- The number of partnerships, joint ventures, and initiatives between AI-focused companies and organizations from all industries and research areas is exploding. According to KPMG, 75% of biopharma companies consider that AI will play a key role in finding new drugs.
- The RPA market is expected to have a CAGR of 31.1% over the next years to a volume of USD 3.97 billion by 2025.
- AI-based bots are revolutionizing services, financial, telecom, retail markets by automating communication with customers and solving increasingly complex requests with minimal or no human intervention. Enterprise use of AI grew by 270% over the past 4 years according to Gartner, with more than 37% of organizations already making use of some form of AI.
Most practical artificial intelligence algorithms are based on machine learning. While there is a valid paradigm making use of algorithms that are not deterministic, we are far from AI freedom of choice, free will or intentionality. AI/ML uses indeed heuristics and randomness, but it is mostly focused around data analysis, pattern detection, and optimization of parallel backtracking that makes use of randomness and huge processing power.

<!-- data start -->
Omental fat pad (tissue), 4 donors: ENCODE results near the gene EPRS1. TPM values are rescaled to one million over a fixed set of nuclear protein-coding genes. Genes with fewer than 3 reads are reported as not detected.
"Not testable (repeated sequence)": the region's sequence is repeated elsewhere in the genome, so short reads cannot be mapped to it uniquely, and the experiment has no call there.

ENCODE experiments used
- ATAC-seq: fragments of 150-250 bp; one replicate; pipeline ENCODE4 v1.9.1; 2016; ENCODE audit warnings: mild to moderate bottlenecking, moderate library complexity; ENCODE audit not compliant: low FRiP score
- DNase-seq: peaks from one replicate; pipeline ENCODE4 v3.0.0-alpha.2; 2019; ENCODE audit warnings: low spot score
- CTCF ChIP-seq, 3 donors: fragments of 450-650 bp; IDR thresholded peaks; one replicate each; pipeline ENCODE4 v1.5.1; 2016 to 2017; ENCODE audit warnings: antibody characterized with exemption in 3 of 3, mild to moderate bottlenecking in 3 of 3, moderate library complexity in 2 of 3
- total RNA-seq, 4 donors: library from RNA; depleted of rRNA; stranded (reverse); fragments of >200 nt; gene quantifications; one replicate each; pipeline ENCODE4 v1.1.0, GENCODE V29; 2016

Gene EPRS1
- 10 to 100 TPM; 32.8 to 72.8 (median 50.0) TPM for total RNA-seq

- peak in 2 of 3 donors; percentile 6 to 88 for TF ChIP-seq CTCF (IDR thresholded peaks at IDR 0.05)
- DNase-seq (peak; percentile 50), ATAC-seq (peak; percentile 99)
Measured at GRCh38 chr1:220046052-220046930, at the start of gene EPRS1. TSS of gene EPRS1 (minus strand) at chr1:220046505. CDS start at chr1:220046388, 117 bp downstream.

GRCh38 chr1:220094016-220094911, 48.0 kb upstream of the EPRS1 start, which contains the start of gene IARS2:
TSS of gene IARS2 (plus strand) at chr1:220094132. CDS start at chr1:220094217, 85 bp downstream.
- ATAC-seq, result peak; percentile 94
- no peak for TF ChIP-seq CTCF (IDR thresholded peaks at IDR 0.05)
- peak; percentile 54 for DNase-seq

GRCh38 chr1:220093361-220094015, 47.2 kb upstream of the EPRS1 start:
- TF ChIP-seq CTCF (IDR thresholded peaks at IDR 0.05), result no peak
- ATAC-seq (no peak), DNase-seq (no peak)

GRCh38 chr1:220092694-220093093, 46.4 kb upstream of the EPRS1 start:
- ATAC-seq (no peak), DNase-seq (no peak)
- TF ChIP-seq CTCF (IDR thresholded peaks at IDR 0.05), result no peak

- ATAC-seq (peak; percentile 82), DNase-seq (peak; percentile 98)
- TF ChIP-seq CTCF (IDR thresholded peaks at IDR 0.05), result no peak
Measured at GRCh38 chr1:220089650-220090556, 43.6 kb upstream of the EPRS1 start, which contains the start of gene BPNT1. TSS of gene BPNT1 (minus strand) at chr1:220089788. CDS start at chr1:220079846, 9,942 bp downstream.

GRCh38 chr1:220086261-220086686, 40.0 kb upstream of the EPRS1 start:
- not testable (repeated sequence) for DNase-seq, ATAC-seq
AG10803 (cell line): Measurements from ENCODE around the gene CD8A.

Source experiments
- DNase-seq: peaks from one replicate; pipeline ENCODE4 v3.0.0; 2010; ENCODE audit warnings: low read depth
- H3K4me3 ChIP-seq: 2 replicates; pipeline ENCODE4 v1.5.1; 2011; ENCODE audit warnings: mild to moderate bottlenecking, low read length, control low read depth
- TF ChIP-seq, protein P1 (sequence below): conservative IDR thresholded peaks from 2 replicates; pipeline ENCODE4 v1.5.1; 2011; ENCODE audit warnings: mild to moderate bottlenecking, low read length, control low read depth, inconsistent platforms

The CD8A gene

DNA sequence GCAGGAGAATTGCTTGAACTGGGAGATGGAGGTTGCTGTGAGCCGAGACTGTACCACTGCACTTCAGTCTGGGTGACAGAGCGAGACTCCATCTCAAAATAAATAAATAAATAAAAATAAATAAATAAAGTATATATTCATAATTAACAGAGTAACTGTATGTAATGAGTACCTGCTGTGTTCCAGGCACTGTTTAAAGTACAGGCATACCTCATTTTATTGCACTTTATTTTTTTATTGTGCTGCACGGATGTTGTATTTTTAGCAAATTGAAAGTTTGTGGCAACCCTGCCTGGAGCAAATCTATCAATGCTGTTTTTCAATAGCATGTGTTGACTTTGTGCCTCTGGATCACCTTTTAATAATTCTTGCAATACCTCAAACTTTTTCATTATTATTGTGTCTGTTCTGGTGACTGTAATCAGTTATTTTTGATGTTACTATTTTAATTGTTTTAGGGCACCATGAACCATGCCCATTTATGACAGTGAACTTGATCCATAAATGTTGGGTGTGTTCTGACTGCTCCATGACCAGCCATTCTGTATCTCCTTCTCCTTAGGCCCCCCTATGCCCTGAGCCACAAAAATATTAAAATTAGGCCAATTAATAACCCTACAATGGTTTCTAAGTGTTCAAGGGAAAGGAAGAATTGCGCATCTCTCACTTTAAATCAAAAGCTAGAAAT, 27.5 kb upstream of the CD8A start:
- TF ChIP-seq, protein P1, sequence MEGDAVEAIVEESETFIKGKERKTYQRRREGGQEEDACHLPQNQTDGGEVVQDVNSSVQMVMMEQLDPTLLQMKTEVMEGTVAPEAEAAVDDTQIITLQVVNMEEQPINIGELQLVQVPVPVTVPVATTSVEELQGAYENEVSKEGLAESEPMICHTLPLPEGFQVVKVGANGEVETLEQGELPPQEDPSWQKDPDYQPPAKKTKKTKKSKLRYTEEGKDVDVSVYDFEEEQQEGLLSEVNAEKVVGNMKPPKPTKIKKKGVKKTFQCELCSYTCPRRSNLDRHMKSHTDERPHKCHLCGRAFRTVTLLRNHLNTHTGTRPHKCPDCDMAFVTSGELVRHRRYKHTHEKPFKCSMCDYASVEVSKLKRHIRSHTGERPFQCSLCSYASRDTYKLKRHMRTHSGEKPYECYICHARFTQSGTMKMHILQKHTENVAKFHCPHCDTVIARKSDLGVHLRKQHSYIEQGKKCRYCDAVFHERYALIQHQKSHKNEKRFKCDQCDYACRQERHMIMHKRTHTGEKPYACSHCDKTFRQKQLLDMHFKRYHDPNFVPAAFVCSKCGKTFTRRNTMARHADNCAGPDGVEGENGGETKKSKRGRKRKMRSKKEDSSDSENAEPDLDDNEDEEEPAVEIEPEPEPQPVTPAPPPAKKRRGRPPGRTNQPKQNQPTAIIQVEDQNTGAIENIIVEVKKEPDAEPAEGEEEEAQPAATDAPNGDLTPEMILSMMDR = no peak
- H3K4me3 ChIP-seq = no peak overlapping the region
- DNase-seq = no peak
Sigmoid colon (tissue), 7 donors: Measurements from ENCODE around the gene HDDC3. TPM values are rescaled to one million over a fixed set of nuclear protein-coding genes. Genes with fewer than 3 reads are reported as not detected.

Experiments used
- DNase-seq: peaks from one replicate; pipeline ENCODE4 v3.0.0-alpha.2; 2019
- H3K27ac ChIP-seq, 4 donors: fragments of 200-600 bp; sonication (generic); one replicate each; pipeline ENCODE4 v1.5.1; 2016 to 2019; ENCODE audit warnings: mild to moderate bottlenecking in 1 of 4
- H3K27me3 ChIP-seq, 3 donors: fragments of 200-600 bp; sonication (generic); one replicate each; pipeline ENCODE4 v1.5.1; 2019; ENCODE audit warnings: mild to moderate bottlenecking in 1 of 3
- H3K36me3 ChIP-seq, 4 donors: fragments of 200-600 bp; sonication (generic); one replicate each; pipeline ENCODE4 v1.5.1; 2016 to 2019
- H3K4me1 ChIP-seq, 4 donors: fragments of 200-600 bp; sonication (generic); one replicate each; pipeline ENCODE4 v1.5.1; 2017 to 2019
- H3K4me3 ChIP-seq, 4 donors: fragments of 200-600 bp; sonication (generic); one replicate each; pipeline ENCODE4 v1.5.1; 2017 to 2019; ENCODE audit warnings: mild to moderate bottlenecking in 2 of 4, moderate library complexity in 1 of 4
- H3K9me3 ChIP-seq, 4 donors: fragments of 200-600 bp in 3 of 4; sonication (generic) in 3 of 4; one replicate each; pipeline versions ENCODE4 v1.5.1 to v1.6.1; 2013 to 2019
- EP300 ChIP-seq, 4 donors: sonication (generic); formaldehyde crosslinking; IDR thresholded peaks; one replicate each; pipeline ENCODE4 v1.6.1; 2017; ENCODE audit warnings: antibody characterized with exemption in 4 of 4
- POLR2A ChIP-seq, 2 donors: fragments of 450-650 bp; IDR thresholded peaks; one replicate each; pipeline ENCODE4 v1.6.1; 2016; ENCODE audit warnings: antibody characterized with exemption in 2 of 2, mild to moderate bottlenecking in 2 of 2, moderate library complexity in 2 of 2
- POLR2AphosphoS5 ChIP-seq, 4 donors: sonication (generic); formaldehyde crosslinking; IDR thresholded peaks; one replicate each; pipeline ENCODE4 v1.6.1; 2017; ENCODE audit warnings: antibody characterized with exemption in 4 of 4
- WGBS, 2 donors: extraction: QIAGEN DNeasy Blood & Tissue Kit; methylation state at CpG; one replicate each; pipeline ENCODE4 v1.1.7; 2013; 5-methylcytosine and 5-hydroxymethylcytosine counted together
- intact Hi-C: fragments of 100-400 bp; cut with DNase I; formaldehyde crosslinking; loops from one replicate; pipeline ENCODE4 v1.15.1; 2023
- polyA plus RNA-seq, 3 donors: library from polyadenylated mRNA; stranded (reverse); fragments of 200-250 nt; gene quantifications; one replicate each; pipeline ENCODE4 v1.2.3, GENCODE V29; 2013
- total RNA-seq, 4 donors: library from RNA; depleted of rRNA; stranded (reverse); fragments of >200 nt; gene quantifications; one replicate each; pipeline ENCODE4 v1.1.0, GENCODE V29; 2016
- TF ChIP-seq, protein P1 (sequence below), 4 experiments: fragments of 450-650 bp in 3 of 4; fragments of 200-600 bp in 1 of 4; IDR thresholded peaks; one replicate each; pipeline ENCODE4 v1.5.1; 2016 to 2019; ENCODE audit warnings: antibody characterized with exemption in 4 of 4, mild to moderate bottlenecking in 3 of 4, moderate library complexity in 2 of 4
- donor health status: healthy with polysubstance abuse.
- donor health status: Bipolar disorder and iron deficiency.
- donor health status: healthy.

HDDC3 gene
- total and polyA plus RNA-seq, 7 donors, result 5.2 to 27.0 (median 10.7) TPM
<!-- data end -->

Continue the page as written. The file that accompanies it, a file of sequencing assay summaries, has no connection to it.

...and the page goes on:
Today’s AI is complicated analyses of large sets of data, too complicated and too large to ever be grasped by the human mind. But even if we treat AI as non-deterministic for all practical purposes due to their intrinsic structural complexity, which generates dynamic complexity phenomena such as emergence and chaos – it remains deterministic. We don’t even know yet if binary computing will ever simulate real non-deterministic algorithms, or if true quantum and analog computing are needed for this. In all scenarios, AI remains for the moment a tool, performing programmed tasks, as ordained by humans.